Young, married, childless UK couples seen happiest
By Michelle Martin
LONDON (Reuters) - Young, married couples who had not started a family had the happiest relationships, according to a study of British attitudes published Monday.
The initial findings of Understanding Society, a 48.9 million pound study commissioned by the government-backed Economic and Social Research Council, showed older couples were less content than their younger counterparts, with women experiencing a greater decline in happiness than men.
Researchers discovered couples who had been together for less than five years were more likely to see their happiness blossom than those in a longer-term relationship.
The taxpayer-funded study, which is tracking 40,000 households over the next 20 years in a bid to improve understanding of people's lives and experiences, found married couples were happier than their cohabiting peers.
Relationships in which both partners had a university education were also more likely to see their happiness prosper, according to the study which says it will "map the social landscape as the country recovers from the deepest recession for 60 years."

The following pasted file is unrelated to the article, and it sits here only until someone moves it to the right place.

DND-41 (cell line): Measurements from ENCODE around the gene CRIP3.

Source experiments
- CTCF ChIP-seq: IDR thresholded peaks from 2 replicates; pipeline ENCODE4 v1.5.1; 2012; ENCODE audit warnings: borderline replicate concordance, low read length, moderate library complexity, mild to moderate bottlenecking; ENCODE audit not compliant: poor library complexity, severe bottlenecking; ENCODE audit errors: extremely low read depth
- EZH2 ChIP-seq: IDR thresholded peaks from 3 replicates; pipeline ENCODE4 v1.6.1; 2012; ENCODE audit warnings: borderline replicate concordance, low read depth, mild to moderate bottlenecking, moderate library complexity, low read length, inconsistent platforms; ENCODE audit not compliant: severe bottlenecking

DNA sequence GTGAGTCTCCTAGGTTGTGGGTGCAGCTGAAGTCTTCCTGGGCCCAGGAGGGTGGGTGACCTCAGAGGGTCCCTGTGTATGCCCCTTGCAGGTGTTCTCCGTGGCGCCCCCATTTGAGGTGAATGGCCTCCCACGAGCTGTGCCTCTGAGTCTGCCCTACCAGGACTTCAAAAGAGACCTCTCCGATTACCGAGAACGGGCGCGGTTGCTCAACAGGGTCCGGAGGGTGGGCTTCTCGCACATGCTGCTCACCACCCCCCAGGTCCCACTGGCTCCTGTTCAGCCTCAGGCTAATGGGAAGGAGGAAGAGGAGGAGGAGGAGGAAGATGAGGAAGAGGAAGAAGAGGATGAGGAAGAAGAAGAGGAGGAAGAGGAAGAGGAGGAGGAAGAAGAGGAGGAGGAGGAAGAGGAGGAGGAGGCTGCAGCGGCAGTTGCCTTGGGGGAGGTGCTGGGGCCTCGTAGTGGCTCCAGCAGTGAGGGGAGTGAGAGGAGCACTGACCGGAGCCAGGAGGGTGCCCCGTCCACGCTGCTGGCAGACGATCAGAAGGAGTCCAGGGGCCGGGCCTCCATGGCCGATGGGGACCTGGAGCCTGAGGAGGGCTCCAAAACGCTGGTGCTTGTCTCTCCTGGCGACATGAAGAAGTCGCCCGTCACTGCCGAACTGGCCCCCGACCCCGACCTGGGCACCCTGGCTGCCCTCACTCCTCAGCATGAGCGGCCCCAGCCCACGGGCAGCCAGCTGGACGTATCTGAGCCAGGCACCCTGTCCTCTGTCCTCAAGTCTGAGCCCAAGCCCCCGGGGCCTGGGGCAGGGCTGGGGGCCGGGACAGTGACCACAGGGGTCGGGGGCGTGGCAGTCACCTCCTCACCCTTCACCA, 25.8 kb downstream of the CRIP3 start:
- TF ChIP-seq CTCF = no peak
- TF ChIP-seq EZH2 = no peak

But throwing a child into the mix is likely to disrupt the romantic idyll -- researchers found couples with pre-school children were the unhappiest, but became happier as their youngest child grew up.
According to the data, unemployment has a negative impact on the amount of satisfaction a relationship can bring a man but while income did not affect male happiness in a relationship, it proved "mildly important" for women.
Of the 1,268 young people surveyed, 60 percent declared themselves to be "completely satisfied" with their family life. Continued...